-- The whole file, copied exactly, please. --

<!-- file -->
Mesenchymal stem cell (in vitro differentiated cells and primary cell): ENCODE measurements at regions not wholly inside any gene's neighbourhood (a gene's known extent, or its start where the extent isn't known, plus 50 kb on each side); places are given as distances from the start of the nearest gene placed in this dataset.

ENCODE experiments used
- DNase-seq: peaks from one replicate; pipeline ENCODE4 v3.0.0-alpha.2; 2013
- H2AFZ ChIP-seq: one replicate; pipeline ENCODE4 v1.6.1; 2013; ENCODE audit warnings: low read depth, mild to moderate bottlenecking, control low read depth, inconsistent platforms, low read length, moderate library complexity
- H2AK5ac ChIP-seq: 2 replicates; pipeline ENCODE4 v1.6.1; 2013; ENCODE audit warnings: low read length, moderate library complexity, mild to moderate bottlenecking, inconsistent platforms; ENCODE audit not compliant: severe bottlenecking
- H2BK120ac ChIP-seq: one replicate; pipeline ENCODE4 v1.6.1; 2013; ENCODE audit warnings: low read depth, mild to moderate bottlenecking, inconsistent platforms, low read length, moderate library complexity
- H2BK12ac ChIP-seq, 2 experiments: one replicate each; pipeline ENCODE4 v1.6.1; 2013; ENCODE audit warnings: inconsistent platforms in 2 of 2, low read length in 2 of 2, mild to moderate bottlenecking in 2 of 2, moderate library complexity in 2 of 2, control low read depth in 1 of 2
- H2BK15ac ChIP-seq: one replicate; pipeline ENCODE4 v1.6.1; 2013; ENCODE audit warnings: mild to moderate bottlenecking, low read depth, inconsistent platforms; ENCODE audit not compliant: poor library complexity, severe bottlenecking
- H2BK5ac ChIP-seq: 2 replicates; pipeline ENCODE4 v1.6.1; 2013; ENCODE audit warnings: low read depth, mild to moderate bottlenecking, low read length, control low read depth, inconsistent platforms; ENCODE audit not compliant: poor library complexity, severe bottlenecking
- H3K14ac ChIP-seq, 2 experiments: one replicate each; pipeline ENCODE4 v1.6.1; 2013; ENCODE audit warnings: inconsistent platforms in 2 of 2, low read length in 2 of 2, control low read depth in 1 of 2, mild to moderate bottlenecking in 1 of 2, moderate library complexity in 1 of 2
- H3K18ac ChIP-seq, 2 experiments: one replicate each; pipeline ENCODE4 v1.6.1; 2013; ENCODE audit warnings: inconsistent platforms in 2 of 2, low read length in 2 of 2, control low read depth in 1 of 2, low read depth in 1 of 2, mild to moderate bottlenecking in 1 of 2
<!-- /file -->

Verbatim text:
Mesenchymal stem cell (in vitro differentiated cells and primary cell): ENCODE measurements at regions not wholly inside any gene's neighbourhood (a gene's known extent, or its start where the extent isn't known, plus 50 kb on each side); places are given as distances from the start of the nearest gene placed in this dataset.

ENCODE experiments used
- DNase-seq: peaks from one replicate; pipeline ENCODE4 v3.0.0-alpha.2; 2013
- H2AFZ ChIP-seq: one replicate; pipeline ENCODE4 v1.6.1; 2013; ENCODE audit warnings: low read depth, mild to moderate bottlenecking, control low read depth, inconsistent platforms, low read length, moderate library complexity
- H2AK5ac ChIP-seq: 2 replicates; pipeline ENCODE4 v1.6.1; 2013; ENCODE audit warnings: low read length, moderate library complexity, mild to moderate bottlenecking, inconsistent platforms; ENCODE audit not compliant: severe bottlenecking
- H2BK120ac ChIP-seq: one replicate; pipeline ENCODE4 v1.6.1; 2013; ENCODE audit warnings: low read depth, mild to moderate bottlenecking, inconsistent platforms, low read length, moderate library complexity
- H2BK12ac ChIP-seq, 2 experiments: one replicate each; pipeline ENCODE4 v1.6.1; 2013; ENCODE audit warnings: inconsistent platforms in 2 of 2, low read length in 2 of 2, mild to moderate bottlenecking in 2 of 2, moderate library complexity in 2 of 2, control low read depth in 1 of 2
- H2BK15ac ChIP-seq: one replicate; pipeline ENCODE4 v1.6.1; 2013; ENCODE audit warnings: mild to moderate bottlenecking, low read depth, inconsistent platforms; ENCODE audit not compliant: poor library complexity, severe bottlenecking
- H2BK5ac ChIP-seq: 2 replicates; pipeline ENCODE4 v1.6.1; 2013; ENCODE audit warnings: low read depth, mild to moderate bottlenecking, low read length, control low read depth, inconsistent platforms; ENCODE audit not compliant: poor library complexity, severe bottlenecking
- H3K14ac ChIP-seq, 2 experiments: one replicate each; pipeline ENCODE4 v1.6.1; 2013; ENCODE audit warnings: inconsistent platforms in 2 of 2, low read length in 2 of 2, control low read depth in 1 of 2, mild to moderate bottlenecking in 1 of 2, moderate library complexity in 1 of 2
- H3K18ac ChIP-seq, 2 experiments: one replicate each; pipeline ENCODE4 v1.6.1; 2013; ENCODE audit warnings: inconsistent platforms in 2 of 2, low read length in 2 of 2, control low read depth in 1 of 2, low read depth in 1 of 2, mild to moderate bottlenecking in 1 of 2